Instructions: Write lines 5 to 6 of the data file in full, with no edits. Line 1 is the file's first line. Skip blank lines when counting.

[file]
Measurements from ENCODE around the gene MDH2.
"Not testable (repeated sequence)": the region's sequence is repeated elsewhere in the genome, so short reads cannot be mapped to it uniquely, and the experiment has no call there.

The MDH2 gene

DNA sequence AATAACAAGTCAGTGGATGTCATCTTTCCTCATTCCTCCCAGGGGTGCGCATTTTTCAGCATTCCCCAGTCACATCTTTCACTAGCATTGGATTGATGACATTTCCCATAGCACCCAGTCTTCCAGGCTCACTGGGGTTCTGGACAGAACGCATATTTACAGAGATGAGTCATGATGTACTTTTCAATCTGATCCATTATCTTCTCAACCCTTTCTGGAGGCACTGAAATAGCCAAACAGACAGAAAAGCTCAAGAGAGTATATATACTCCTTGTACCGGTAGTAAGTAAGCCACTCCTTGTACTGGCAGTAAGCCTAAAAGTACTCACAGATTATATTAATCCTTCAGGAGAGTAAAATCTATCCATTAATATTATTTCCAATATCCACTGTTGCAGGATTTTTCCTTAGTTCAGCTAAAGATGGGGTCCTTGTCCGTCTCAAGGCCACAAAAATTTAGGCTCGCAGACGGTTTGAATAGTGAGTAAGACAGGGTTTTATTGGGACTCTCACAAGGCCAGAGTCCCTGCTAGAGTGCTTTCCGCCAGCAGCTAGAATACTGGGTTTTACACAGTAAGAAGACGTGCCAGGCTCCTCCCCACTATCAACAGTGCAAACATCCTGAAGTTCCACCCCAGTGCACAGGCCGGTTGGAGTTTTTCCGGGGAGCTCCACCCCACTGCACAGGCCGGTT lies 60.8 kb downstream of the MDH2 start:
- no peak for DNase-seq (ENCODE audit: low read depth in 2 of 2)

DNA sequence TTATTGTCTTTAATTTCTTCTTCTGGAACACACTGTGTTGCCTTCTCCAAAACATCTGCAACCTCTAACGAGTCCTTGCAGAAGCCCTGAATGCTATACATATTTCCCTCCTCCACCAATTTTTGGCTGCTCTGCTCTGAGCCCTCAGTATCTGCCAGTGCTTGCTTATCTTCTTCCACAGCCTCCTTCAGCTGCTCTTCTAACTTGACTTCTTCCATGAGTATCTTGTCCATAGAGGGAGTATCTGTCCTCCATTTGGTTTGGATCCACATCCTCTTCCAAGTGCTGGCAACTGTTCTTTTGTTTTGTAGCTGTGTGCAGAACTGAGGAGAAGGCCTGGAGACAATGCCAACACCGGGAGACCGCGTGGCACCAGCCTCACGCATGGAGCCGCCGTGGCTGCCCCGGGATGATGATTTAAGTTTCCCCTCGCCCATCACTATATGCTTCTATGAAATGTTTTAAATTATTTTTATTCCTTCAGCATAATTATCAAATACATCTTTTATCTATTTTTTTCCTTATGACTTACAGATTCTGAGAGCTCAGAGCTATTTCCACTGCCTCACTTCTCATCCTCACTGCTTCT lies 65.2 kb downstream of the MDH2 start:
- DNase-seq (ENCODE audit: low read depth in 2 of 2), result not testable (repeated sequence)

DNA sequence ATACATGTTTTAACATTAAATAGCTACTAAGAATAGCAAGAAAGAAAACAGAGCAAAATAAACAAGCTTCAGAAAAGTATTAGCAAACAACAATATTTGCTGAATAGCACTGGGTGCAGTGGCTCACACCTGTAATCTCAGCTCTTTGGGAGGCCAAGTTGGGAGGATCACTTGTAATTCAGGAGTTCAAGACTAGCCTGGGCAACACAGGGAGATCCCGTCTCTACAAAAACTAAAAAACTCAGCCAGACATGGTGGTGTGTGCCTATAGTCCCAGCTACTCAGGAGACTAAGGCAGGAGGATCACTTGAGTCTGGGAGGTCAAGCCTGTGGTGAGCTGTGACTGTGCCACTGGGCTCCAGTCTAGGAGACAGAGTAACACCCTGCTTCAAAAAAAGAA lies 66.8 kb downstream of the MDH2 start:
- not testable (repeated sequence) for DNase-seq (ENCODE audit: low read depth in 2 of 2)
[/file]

- no peak for DNase-seq (ENCODE audit: low read depth in 2 of 2)

DNA sequence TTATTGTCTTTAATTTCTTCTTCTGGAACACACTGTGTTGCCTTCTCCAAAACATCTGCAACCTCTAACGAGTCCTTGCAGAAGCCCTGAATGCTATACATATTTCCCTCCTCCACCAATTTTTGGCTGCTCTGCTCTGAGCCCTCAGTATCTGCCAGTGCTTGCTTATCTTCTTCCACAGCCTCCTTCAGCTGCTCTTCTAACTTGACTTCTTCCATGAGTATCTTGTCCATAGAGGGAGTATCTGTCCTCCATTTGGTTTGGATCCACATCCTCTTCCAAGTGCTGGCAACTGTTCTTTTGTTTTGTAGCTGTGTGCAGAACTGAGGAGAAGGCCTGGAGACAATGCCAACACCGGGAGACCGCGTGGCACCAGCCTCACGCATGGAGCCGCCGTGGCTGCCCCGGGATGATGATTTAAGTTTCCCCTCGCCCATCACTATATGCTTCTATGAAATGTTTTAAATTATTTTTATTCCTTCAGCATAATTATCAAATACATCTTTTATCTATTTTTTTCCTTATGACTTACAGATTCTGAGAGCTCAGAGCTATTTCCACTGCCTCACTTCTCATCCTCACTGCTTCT lies 65.2 kb downstream of the MDH2 start: